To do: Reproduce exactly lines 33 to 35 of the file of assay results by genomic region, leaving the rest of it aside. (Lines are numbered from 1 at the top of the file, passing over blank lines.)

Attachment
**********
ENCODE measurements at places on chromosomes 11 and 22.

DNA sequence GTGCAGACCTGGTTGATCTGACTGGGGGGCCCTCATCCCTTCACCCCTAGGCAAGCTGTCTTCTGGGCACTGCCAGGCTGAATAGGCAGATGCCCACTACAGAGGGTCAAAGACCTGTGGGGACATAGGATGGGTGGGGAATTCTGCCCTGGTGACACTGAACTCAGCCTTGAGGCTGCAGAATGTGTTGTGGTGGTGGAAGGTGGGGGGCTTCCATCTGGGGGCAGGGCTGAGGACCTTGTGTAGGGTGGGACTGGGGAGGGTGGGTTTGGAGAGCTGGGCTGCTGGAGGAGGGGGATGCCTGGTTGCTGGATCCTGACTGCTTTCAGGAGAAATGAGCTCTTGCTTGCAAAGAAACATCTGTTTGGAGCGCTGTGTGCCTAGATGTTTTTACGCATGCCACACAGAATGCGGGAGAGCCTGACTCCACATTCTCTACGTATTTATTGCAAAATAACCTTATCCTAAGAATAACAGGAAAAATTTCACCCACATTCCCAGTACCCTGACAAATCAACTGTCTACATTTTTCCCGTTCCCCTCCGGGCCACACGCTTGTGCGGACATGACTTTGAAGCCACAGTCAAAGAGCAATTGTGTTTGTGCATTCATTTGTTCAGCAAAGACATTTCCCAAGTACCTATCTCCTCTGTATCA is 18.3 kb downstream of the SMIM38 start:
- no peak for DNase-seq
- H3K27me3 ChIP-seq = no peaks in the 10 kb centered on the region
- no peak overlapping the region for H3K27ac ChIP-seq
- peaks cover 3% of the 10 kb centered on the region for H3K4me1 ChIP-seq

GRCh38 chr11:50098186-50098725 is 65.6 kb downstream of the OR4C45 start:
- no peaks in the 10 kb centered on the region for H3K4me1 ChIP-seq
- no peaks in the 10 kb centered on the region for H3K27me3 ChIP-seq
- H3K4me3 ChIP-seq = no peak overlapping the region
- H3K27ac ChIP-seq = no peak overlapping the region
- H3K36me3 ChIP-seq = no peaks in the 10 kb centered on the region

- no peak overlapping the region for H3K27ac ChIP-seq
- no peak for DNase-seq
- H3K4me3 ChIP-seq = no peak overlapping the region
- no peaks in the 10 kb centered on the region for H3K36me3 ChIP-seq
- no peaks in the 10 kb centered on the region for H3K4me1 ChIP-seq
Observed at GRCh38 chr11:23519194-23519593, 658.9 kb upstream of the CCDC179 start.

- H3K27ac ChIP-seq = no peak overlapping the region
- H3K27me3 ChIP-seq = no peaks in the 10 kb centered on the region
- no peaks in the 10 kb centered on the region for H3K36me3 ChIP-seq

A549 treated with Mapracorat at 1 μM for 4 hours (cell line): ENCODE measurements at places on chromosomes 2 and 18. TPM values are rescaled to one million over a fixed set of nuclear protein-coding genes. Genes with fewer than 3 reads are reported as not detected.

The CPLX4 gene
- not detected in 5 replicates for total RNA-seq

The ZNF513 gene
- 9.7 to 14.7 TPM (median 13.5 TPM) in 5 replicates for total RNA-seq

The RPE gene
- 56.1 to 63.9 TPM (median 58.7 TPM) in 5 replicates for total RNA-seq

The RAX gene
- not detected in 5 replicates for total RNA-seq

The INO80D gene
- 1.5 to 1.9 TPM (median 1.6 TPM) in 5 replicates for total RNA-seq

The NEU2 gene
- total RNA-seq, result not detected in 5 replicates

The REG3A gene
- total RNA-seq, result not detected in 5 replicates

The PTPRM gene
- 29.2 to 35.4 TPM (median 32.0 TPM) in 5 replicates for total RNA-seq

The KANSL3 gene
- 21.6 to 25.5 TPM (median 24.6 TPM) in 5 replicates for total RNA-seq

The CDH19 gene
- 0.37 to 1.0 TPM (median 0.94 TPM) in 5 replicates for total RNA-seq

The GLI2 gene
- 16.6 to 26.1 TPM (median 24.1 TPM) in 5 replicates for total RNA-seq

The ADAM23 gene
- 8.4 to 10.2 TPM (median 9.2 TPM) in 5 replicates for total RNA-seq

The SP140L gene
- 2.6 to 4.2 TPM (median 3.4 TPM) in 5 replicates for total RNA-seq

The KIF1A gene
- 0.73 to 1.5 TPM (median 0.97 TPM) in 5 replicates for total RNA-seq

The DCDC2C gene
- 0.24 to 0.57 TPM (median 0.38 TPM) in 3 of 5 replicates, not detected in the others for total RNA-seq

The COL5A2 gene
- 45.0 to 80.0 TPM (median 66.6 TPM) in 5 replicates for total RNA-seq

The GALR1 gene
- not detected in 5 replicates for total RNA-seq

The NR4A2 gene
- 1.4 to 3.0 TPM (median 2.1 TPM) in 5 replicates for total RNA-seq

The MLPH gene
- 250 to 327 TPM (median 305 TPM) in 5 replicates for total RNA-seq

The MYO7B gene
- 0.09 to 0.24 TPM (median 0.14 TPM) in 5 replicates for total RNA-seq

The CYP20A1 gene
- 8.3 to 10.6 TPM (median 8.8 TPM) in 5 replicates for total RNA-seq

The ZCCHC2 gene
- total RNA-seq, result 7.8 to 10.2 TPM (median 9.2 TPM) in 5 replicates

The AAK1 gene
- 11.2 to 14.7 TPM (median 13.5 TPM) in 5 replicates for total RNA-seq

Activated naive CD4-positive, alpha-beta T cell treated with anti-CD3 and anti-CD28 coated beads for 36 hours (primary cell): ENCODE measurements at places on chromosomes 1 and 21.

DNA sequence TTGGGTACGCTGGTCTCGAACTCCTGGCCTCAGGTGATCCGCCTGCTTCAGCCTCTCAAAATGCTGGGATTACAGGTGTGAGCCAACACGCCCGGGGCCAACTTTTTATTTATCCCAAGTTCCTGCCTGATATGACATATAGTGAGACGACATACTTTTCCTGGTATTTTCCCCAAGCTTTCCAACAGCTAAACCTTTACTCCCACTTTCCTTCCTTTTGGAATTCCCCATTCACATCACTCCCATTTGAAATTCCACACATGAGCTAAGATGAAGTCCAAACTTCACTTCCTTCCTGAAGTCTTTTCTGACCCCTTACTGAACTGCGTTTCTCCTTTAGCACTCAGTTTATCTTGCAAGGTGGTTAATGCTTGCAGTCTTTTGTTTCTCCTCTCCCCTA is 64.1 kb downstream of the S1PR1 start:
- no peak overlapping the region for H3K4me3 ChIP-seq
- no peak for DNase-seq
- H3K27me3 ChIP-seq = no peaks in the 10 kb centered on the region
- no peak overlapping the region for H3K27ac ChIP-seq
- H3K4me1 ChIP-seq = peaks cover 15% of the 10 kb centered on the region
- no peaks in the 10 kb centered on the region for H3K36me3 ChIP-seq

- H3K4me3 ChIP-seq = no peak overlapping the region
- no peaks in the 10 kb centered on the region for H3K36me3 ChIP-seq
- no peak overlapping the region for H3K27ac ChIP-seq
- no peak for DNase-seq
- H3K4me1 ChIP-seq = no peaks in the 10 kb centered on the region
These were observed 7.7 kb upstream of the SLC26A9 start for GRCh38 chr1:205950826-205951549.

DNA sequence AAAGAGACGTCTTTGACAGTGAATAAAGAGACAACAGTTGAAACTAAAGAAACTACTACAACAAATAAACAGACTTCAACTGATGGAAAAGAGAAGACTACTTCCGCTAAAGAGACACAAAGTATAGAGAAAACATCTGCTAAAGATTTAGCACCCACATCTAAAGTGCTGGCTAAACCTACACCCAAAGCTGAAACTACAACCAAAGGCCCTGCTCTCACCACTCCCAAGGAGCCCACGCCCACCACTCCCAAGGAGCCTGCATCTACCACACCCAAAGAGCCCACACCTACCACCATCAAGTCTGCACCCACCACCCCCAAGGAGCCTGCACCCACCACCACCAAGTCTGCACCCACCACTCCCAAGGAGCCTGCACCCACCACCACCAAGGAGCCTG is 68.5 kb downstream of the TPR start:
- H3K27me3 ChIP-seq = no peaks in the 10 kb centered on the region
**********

The NEU2 gene
- total RNA-seq, result not detected in 5 replicates

The REG3A gene